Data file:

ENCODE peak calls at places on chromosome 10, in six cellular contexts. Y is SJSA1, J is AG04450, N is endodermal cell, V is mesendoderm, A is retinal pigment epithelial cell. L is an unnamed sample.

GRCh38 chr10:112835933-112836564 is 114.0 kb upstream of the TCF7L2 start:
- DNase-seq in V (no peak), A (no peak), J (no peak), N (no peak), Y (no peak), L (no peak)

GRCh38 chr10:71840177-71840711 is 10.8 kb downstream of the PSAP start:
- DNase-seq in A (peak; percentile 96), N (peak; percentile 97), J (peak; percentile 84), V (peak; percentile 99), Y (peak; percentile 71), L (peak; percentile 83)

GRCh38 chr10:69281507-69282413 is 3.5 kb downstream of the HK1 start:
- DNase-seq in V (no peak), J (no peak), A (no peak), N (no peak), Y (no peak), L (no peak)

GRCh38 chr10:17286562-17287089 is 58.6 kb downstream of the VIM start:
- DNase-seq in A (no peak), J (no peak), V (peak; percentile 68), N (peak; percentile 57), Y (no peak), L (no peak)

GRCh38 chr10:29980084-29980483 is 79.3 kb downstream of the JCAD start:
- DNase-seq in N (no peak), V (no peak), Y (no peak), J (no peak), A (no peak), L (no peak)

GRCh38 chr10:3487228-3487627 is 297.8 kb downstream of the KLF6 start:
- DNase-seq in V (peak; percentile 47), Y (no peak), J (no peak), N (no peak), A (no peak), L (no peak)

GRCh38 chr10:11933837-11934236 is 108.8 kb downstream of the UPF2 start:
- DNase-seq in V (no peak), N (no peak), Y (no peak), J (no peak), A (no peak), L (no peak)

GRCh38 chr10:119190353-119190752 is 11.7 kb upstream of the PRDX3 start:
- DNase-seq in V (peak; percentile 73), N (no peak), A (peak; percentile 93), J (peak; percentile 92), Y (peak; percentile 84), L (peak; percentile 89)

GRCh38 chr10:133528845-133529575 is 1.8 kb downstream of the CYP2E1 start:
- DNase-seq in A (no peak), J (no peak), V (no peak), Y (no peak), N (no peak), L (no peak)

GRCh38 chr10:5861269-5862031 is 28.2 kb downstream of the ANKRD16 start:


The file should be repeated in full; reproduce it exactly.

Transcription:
ENCODE peak calls at places on chromosome 10, in six cellular contexts. Y is SJSA1, J is AG04450, N is endodermal cell, V is mesendoderm, A is retinal pigment epithelial cell. L is an unnamed sample.

GRCh38 chr10:112835933-112836564 is 114.0 kb upstream of the TCF7L2 start:
- DNase-seq in V (no peak), A (no peak), J (no peak), N (no peak), Y (no peak), L (no peak)

GRCh38 chr10:71840177-71840711 is 10.8 kb downstream of the PSAP start:
- DNase-seq in A (peak; percentile 96), N (peak; percentile 97), J (peak; percentile 84), V (peak; percentile 99), Y (peak; percentile 71), L (peak; percentile 83)

GRCh38 chr10:69281507-69282413 is 3.5 kb downstream of the HK1 start:
- DNase-seq in V (no peak), J (no peak), A (no peak), N (no peak), Y (no peak), L (no peak)

GRCh38 chr10:17286562-17287089 is 58.6 kb downstream of the VIM start:
- DNase-seq in A (no peak), J (no peak), V (peak; percentile 68), N (peak; percentile 57), Y (no peak), L (no peak)

GRCh38 chr10:29980084-29980483 is 79.3 kb downstream of the JCAD start:
- DNase-seq in N (no peak), V (no peak), Y (no peak), J (no peak), A (no peak), L (no peak)

GRCh38 chr10:3487228-3487627 is 297.8 kb downstream of the KLF6 start:
- DNase-seq in V (peak; percentile 47), Y (no peak), J (no peak), N (no peak), A (no peak), L (no peak)

GRCh38 chr10:11933837-11934236 is 108.8 kb downstream of the UPF2 start:
- DNase-seq in V (no peak), N (no peak), Y (no peak), J (no peak), A (no peak), L (no peak)

GRCh38 chr10:119190353-119190752 is 11.7 kb upstream of the PRDX3 start:
- DNase-seq in V (peak; percentile 73), N (no peak), A (peak; percentile 93), J (peak; percentile 92), Y (peak; percentile 84), L (peak; percentile 89)

GRCh38 chr10:133528845-133529575 is 1.8 kb downstream of the CYP2E1 start:
- DNase-seq in A (no peak), J (no peak), V (no peak), Y (no peak), N (no peak), L (no peak)

GRCh38 chr10:5861269-5862031 is 28.2 kb downstream of the ANKRD16 start: